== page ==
For the 11 months up to November, that's $18,053.2, leaving me $1446.8 ($19,500 limit – $18,053.2 contributed) to contribute in December. I will receive an extra $195 in my paycheck.

Because $1150.74 / $6241 is 18.4% of my base pay, I contribute at least 5% of my base pay in December and receive the full 5% match every month of 2019.

How much is the TSP match worth monthly?

If you contribute at least 5% of your pay to the TSP under BRS, you may wonder how much that is worth each month. Click the image for a bigger version or download the PDF or Excel file.

How much is the BRS TSP match worth annually in 2020?

If you receive the full BRS match every month this year, it can be worth thousands of dollars depending on your pay grade and time in service. Compounded over a few years or decades, your TSP match can grow to tens of thousands of dollars.

This additional investment can provide you with substantial additional income after financial independence or retirement. Click the image for a larger picture.

I hope these charts are valuable to you. Please share on your social media and leave a comment below if you have any questions about Blended Retirement System, the Thrift Savings Plan, or how to get the most out of the new system.

2020 Military Pay Chart

Here is the military pay chart I based all my calculations off of.

Military TSP Match FAQ

How much does the military match on the TSP?

The military automatically matches 1% of your basic pay into your military Thrift Savings Plan account. If you contribute at least 5% of your military pay to either the Roth or Traditional TSP, the military will contribute another 5% into your Traditional TSP. This can be worth $1000s every year.

Is Roth TSP matched?

Yes! Roth TSP is matched. The match, however, will go into your Traditional TSP account. When you open a TSP, you have 2 accounts inside the TSP: A Traditional account and a Roth account. You can contribute to either one and receive up a 5% match from your employer monthly. However, whether you contribute to Trad or Roth, the match ALWAYS goes into the Traditional account.

What percentage should I put into the TSP?

At a minimum you should put in 5% into your TSP. If you are enlisted or below the rank of O-4 (major, lieutenant commander), you should probably contribute the 5% to your Roth TSP. As your income grows, you should eventually contribute the maximum $19,500 per year to your military TSP account, while still ensuring you get the 5% match every year.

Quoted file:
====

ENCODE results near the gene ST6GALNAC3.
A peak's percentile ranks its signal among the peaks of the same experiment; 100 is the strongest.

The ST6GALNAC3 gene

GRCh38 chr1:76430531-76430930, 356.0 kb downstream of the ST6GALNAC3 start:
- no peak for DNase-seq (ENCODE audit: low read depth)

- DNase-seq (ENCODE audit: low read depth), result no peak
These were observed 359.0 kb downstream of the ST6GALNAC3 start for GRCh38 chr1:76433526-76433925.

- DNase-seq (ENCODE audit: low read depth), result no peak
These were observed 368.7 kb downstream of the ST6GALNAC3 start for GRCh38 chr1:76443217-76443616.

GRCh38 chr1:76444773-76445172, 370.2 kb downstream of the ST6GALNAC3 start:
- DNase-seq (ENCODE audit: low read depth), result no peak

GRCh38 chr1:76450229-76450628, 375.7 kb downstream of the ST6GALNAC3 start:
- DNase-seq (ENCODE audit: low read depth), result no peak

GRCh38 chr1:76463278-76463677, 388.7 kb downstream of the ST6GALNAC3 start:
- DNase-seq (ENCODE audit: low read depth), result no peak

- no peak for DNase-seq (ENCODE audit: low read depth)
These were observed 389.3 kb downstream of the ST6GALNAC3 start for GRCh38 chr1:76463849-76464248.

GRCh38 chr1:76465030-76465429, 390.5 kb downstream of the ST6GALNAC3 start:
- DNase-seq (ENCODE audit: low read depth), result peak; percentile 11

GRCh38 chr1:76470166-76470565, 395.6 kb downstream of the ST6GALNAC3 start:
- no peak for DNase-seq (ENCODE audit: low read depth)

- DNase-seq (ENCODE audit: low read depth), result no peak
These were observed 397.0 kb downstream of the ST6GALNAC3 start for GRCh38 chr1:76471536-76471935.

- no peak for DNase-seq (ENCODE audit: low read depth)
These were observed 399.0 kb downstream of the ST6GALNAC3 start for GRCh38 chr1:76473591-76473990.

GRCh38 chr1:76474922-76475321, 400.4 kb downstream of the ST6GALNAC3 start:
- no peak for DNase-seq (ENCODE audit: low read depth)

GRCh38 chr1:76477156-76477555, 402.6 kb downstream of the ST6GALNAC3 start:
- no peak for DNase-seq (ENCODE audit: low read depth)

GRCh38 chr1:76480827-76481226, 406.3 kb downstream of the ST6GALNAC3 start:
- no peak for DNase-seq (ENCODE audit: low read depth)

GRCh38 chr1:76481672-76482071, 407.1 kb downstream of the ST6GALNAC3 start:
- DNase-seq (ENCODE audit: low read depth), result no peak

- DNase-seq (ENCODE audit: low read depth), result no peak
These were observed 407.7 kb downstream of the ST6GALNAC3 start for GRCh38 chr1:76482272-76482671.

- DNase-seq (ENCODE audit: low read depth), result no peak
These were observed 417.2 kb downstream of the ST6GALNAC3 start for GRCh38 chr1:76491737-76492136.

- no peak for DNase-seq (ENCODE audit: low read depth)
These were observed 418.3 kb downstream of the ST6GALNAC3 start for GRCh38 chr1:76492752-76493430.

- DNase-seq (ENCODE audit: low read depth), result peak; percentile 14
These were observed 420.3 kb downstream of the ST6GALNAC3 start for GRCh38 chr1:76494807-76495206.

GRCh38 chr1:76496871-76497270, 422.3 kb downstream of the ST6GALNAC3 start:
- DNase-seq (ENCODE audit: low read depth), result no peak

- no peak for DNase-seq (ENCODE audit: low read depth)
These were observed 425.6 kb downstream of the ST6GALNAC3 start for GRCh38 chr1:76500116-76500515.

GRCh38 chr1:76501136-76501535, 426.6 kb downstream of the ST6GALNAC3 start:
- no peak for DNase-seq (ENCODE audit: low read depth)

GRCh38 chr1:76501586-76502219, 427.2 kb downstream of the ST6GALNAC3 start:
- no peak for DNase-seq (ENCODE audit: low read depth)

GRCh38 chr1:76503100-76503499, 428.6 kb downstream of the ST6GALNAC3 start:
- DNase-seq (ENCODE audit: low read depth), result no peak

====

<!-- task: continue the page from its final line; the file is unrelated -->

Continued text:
Do I report Roth TSP on taxes?

You can if the tax form or software asks you to report it. However you have already paid tax on this money before it goes into your Roth. Therefore, it does not lower your taxable income in that year.

How do I maximize my TSP match?

To maximize your military TSP match you must contribute at least 5% of your pay every month from January to December. Therefore you do not want to max out your contribution earlier in the year. There is a chart on my site that will show you what percentage to contribute.

Does TSP limit include matching?

No, the standard TSP limit does not include matching. In 2020 you can contribute the full $19,500 and get matching on top of that, up to the “annual addition limit” of $57,000. The standard TSP limit is called the “elective deferral limit.”

14 thoughts on “Military TSP Match 2020: How much is the BRS match worth?”

  1. As far as contributing the maximum, do I need to consider how much that is being matched?

    Basically, what I am asking is can I personally contribute the full $19,500 (2020) or do I need to subtract the amount that the government will be matching so my account as a whole doesn’t go over the maximum for the year? So in theory, the annual contribution to my account would then be $19.5k + (5% of my Base Pay x 12).

    • No, matching does not count against your elective deferral limit $19,500 in 2020. Matching is counted against the $57,000 annual addition limit.